Spokane YWCA’s new CEO Hauck drawn to helping people through nonprofit work
Thu., May 27, 2021
Jeanette Hauck took an unusual route to get to her current position as CEO of Spokane’s YWCA, including a detour into accounting.
Hauck grew up in Longmont, Colorado, and attended the University of Denver. At one time she thought of studying horticulture and becoming a florist, but her father advised her to study something more practical. She enjoyed puzzles and liked math, so she picked accounting.
She worked with a large accounting firm in Denver, Washington, D.C., and Phoenix. While in Phoenix she switched gears and worked as a CFO for an aerial photography company that took pictures of properties that were used by banks and real estate agents. When Google Earth put the company out of business, she moved to San Antonio to work as the CFO for a nonprofit arm of the Cancer Therapy and Research Center.
“That was my big first jump into nonprofit work,” she said. “That’s where I had the opportunity to help patients who could not pay their health care bills.”
Hauck found herself drawn to work that was helping people, even if she wasn’t on the front lines delivering that help herself. She realized that she could have a positive impact even as a financial executive. “I like working for nonprofits,” she said.
After six years there, she and her husband moved to Omaha, Nebraska. She stayed home with her two sons for several years, including for a few years after the family moved to Spokane in 2000. Hauck remembers moving day clearly.
“We arrived the day before Bloomsday,” she said. “We came down and watched it. It’s one of our favorite events as a family.”
Hauck has finished every Bloomsday since, even during the pandemic years.
When she went back to work, she was the controller for the accounting firm LeMaster Daniels, which is now Clifton Larson Allen. In December 2001, she took the job of CFO at the YWCA.
“I wanted to get back to that feeling where, even in the background, we were making a difference in the community,” she said. “What the YWCA does in the community, it offers that safe place for individuals who are surviving domestic violence.”
In addition to operating shelters for women escaping domestic violence, the YWCA offers programs for housing, legal help, mental health and employment. They operate a clothing bank to provide necessities for women fleeing domestic violence as well as professional attire for job interviews and employment.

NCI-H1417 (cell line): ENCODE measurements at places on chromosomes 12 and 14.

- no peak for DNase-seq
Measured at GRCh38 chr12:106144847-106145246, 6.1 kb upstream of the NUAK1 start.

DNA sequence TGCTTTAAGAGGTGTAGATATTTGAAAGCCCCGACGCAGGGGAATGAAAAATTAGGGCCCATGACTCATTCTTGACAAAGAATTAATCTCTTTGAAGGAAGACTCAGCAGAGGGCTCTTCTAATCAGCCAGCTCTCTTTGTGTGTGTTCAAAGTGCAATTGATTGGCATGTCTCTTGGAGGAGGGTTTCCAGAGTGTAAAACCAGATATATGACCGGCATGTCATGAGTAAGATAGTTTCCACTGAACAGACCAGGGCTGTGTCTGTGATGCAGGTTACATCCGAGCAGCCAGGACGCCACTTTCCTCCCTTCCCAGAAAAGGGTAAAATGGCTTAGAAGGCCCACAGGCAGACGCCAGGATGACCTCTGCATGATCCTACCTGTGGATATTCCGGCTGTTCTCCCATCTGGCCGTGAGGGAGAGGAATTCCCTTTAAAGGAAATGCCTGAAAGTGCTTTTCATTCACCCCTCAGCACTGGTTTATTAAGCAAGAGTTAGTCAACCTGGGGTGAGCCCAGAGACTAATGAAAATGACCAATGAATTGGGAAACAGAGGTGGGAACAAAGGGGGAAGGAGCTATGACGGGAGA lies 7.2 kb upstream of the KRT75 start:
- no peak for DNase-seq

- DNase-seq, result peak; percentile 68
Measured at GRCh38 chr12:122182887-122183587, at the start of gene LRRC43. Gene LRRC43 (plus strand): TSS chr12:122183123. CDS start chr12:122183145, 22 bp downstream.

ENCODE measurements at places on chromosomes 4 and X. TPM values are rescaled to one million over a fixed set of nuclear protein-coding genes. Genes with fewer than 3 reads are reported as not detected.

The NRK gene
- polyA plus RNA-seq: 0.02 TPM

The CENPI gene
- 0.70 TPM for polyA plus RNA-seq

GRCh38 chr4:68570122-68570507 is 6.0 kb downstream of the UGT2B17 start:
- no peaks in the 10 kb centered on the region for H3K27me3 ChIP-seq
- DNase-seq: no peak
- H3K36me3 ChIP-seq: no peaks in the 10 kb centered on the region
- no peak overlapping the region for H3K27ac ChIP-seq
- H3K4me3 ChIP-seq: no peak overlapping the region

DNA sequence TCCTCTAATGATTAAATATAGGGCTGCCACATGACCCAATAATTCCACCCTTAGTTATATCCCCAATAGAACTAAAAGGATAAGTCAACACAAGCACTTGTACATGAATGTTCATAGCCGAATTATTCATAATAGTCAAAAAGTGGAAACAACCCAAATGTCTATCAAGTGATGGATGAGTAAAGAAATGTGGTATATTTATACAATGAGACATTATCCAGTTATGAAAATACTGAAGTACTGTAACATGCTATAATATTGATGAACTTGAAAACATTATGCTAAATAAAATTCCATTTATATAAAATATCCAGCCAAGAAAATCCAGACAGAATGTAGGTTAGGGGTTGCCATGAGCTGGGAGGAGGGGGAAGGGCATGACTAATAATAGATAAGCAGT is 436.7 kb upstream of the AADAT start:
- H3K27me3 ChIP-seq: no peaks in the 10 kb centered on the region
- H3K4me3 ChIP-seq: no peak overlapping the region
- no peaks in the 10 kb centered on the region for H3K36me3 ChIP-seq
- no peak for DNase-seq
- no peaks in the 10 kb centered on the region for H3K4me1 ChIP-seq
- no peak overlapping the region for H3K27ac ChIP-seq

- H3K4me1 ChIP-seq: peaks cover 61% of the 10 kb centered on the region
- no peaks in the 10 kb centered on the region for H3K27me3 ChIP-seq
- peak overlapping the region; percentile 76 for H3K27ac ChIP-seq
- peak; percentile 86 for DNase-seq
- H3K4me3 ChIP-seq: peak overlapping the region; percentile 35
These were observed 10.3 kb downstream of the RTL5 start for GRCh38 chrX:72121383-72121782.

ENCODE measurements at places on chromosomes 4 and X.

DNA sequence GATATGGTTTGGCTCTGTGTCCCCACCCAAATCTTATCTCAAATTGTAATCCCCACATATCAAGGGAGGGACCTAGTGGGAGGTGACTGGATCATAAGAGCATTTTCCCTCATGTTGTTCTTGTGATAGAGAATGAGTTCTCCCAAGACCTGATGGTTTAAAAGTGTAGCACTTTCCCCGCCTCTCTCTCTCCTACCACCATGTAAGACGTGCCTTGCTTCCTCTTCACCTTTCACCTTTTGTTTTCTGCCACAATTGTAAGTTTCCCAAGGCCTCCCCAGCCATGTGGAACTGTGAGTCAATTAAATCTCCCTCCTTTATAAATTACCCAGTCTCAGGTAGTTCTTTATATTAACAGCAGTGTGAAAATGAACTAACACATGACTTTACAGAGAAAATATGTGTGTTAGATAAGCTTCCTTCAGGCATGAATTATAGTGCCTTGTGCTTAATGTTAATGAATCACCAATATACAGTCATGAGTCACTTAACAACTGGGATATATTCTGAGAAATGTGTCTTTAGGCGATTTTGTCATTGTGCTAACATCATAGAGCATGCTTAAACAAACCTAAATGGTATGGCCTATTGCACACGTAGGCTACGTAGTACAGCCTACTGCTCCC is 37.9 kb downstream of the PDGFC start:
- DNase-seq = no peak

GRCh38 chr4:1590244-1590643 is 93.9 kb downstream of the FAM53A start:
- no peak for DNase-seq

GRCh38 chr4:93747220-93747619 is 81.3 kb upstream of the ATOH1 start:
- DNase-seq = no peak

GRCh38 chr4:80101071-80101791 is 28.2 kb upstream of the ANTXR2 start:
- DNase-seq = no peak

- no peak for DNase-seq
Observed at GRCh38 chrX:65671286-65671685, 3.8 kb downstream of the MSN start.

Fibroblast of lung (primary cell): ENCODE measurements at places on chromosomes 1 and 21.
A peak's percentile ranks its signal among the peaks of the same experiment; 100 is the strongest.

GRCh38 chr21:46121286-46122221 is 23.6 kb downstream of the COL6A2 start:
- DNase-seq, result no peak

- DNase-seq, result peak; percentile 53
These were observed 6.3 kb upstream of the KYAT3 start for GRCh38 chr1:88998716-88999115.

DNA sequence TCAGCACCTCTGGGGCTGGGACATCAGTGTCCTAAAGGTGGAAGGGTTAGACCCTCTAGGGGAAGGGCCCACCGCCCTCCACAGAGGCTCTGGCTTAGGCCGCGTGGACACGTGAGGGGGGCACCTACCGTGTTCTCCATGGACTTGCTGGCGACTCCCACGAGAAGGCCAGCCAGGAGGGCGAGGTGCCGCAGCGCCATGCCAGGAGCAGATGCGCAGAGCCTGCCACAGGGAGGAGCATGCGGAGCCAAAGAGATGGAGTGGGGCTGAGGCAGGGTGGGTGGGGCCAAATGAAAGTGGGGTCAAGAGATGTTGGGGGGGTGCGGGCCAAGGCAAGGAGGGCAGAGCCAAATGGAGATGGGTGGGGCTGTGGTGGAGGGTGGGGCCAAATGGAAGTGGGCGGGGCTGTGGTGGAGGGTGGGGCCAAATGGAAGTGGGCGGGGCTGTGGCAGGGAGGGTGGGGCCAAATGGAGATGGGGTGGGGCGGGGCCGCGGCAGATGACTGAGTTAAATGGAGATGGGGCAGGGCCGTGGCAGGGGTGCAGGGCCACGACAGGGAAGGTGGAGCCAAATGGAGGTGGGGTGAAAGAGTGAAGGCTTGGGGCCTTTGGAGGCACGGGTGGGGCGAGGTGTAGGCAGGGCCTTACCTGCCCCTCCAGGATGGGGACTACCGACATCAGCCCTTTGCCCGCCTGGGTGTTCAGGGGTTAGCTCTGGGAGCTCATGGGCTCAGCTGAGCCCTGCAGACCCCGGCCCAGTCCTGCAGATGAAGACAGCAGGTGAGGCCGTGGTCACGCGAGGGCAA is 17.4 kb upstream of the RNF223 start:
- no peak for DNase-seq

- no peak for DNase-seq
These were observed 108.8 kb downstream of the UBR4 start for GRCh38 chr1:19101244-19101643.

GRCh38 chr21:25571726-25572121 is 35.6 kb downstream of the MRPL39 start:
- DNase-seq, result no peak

The YWCA also runs five Early Childhood Education and Assistance Program preschool classrooms for low-income families. “We do a lot of things,” Hauck said.
Her love of puzzles came to the forefront when she began working as the CFO at the organization. Hauck said it was like a puzzle when she worked to piece together different funding to pay for each program. When former YWCA CEO Regina Malveaux became the director of the Washington State Women’s Commission, the board of directors asked Hauck to step in as the acting CEO beginning in September.
“Initially my thought was, ‘Oh my goodness,’ ” she said.
Hauck said she wasn’t sure about moving from behind the scenes work to becoming the public face of the YWCA, but accepted the board’s offer. The board then asked her to make the change permanent in January.
“You get really comfortable in your area of expertise,” Hauck said. “That transition has a lot more moving pieces. As a leader, what’s different for me is now I rely on the directors to be the experts.”
She’s still well-versed in the financial aspects of the organization, but Hauck said she depends on her staff to know the intricate details of the programs they run.
“I understand the financial piece right away,” she said. “That piece comes very easily to me. I rely on the directors to understand the details of the client delivery systems.”
While it wasn’t unusual for Hauck to spend days in her office running numbers as CFO, the job of CEO is much more relational, she said.
“That’s what I do,” she said. “Instead of running lots of numbers, I listen.”
But Hauck said there’s still work to be done. “There are limits to our resources,” she said. “I don’t have enough attorneys to service all those who need representation. I don’t always have enough qualified staff to fill positions. Those two pieces are areas of frustration that I can’t necessarily control.”
Hauck said she is learning to love her new job and the different challenges it brings. She enjoys hearing stories about how women have been helped by the YWCA.
“I like my expanded responsibilities and being part of this community that is working to eliminate racism and empower women,” she said. “That’s more than just our organization.”
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